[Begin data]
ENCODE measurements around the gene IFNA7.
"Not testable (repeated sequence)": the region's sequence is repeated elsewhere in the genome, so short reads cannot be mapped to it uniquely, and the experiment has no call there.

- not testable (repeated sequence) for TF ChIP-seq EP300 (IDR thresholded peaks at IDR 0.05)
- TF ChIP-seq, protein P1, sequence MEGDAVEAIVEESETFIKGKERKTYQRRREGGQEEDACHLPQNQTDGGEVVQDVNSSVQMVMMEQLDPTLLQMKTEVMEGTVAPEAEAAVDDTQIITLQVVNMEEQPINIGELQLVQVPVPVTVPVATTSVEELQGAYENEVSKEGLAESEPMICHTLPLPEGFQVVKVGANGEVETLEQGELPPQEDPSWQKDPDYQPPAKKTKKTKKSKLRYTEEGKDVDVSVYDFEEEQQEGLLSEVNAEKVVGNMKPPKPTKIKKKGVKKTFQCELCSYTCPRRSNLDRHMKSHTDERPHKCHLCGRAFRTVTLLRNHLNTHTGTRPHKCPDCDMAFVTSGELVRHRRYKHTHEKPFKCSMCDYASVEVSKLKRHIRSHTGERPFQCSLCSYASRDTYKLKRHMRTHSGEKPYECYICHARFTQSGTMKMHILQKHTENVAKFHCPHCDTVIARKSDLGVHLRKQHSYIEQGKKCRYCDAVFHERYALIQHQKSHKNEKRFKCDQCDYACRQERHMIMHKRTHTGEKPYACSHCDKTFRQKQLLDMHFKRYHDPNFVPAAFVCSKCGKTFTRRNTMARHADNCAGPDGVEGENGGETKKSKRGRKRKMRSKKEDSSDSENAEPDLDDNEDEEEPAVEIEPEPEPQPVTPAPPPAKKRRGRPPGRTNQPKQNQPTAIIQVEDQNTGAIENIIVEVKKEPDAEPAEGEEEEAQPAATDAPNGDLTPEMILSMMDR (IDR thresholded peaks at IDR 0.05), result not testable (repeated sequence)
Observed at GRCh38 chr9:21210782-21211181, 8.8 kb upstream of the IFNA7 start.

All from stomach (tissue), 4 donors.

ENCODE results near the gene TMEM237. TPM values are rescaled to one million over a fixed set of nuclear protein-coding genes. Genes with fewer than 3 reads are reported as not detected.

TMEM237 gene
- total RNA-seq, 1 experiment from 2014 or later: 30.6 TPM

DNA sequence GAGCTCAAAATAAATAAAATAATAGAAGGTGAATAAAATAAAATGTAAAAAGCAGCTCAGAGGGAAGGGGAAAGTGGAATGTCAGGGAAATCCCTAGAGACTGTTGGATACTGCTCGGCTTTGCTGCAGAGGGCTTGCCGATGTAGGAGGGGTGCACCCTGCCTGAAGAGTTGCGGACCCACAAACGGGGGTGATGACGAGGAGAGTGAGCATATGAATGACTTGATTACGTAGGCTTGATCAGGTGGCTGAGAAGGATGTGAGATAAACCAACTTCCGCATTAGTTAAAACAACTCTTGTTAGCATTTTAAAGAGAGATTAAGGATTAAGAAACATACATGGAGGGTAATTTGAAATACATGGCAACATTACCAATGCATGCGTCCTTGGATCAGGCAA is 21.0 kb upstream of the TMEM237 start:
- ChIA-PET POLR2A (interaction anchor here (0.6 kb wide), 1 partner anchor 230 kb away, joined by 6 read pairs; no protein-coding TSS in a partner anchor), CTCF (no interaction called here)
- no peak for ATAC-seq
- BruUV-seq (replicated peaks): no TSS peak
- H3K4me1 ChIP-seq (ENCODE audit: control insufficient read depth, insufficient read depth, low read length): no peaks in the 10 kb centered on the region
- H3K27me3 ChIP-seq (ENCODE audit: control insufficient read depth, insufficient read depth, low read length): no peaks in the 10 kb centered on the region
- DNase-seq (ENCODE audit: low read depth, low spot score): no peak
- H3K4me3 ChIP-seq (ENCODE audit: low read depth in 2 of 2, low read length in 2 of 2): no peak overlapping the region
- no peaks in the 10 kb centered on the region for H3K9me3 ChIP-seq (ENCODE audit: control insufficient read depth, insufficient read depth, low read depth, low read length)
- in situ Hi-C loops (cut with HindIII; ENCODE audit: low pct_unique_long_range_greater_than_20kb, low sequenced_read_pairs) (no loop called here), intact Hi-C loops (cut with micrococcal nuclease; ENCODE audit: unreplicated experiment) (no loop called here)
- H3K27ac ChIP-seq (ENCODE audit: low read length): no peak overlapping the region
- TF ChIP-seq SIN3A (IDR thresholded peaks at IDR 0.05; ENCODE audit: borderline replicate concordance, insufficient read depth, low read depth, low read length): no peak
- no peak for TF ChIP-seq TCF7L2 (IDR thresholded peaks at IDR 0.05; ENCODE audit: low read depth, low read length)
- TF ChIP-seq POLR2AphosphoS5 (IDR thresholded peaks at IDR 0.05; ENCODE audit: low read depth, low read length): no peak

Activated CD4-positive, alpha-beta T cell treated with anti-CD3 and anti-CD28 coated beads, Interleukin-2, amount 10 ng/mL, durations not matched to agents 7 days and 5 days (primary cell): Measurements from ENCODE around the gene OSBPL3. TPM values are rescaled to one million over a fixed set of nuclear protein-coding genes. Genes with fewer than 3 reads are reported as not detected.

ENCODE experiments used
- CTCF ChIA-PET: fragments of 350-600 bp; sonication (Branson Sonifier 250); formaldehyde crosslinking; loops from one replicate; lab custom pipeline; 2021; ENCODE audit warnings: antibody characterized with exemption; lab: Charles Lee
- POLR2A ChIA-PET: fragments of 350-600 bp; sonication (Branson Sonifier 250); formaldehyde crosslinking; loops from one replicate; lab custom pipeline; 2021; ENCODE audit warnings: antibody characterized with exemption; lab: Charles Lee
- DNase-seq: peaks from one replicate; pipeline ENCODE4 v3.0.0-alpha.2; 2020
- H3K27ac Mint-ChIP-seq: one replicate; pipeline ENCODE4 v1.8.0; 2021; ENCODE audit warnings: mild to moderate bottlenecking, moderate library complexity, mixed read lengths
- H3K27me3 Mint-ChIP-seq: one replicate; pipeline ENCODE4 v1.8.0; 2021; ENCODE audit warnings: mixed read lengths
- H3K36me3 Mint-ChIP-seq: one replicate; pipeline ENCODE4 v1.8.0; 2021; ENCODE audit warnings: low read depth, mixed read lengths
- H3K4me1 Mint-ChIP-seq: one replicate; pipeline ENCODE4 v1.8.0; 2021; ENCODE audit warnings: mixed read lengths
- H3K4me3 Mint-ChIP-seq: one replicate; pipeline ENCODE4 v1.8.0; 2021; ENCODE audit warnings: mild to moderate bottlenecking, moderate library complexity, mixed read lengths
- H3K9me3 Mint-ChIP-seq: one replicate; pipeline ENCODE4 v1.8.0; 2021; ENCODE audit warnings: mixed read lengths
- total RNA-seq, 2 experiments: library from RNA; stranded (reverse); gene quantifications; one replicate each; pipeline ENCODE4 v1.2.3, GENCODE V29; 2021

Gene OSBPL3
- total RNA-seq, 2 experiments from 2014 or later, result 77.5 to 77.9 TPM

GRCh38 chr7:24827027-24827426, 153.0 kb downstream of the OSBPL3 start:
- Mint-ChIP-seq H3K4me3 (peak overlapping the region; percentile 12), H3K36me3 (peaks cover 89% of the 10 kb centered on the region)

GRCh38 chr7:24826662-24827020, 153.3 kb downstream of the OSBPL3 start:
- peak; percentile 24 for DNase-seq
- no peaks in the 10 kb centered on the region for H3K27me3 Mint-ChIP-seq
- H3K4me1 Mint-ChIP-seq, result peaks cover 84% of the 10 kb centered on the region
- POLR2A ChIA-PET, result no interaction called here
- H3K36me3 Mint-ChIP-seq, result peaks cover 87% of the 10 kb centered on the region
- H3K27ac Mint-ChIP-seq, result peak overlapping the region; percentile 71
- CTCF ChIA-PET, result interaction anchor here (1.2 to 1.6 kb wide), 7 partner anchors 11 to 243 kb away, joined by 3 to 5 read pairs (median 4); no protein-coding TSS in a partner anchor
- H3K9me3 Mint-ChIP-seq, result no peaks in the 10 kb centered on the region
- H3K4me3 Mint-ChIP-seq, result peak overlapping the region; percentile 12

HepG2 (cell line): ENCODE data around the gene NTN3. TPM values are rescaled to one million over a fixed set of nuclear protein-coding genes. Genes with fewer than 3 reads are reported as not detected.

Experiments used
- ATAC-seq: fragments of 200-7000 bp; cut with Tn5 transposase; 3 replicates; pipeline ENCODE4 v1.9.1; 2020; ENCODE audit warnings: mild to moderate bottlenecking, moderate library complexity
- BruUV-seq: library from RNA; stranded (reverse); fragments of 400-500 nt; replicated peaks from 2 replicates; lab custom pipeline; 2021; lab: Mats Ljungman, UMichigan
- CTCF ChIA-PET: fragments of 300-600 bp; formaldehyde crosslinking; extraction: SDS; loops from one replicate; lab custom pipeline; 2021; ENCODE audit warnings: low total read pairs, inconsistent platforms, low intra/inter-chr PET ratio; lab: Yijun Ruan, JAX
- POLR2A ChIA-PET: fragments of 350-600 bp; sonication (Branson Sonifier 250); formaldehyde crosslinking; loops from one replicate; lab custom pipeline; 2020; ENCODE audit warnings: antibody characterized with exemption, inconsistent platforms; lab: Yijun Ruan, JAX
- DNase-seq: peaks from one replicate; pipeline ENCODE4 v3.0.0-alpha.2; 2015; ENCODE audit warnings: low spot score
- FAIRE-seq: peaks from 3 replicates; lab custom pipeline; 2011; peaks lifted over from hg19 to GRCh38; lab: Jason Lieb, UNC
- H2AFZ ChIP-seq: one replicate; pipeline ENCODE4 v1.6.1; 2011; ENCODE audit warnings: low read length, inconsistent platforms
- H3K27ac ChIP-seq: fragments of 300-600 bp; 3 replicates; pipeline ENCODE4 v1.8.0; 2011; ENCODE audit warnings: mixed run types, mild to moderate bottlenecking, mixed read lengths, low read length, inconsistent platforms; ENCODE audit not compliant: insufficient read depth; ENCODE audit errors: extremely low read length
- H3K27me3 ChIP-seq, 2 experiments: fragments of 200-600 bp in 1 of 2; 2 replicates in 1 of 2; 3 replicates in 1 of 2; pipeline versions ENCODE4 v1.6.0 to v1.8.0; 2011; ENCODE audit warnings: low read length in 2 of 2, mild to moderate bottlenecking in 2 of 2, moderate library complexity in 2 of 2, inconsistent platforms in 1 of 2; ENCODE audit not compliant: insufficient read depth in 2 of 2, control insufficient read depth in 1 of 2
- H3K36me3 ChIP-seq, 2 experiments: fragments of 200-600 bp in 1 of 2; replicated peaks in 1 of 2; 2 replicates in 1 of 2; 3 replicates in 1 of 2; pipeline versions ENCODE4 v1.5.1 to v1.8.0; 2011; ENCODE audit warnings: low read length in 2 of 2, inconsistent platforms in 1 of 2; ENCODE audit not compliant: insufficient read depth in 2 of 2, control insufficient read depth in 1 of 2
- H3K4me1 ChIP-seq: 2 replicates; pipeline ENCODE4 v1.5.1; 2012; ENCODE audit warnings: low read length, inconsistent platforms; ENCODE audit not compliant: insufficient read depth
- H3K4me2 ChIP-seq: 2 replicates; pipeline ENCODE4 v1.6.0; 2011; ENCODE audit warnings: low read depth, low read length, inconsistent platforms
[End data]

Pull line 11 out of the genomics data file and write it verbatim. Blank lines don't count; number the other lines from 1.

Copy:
- ChIA-PET POLR2A (interaction anchor here (0.6 kb wide), 1 partner anchor 230 kb away, joined by 6 read pairs; no protein-coding TSS in a partner anchor), CTCF (no interaction called here)